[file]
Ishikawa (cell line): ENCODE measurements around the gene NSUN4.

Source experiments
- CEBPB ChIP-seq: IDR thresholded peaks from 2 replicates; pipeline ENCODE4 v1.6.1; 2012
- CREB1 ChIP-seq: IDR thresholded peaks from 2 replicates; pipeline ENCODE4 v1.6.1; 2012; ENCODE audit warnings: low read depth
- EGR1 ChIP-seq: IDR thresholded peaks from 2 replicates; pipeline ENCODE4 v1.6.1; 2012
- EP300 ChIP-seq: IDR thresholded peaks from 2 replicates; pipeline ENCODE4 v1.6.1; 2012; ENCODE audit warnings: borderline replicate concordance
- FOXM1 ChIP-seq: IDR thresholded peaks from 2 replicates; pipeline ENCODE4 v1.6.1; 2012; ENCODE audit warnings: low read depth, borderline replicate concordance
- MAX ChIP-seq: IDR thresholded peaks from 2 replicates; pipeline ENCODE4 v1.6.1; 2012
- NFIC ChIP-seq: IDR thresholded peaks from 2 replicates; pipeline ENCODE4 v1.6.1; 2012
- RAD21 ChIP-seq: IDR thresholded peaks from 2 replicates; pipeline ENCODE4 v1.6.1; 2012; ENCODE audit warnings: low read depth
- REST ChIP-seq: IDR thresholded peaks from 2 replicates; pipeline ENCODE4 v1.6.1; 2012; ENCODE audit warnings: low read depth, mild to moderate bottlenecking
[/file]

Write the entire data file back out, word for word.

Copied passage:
Ishikawa (cell line): ENCODE measurements around the gene NSUN4.

Source experiments
- CEBPB ChIP-seq: IDR thresholded peaks from 2 replicates; pipeline ENCODE4 v1.6.1; 2012
- CREB1 ChIP-seq: IDR thresholded peaks from 2 replicates; pipeline ENCODE4 v1.6.1; 2012; ENCODE audit warnings: low read depth
- EGR1 ChIP-seq: IDR thresholded peaks from 2 replicates; pipeline ENCODE4 v1.6.1; 2012
- EP300 ChIP-seq: IDR thresholded peaks from 2 replicates; pipeline ENCODE4 v1.6.1; 2012; ENCODE audit warnings: borderline replicate concordance
- FOXM1 ChIP-seq: IDR thresholded peaks from 2 replicates; pipeline ENCODE4 v1.6.1; 2012; ENCODE audit warnings: low read depth, borderline replicate concordance
- MAX ChIP-seq: IDR thresholded peaks from 2 replicates; pipeline ENCODE4 v1.6.1; 2012
- NFIC ChIP-seq: IDR thresholded peaks from 2 replicates; pipeline ENCODE4 v1.6.1; 2012
- RAD21 ChIP-seq: IDR thresholded peaks from 2 replicates; pipeline ENCODE4 v1.6.1; 2012; ENCODE audit warnings: low read depth
- REST ChIP-seq: IDR thresholded peaks from 2 replicates; pipeline ENCODE4 v1.6.1; 2012; ENCODE audit warnings: low read depth, mild to moderate bottlenecking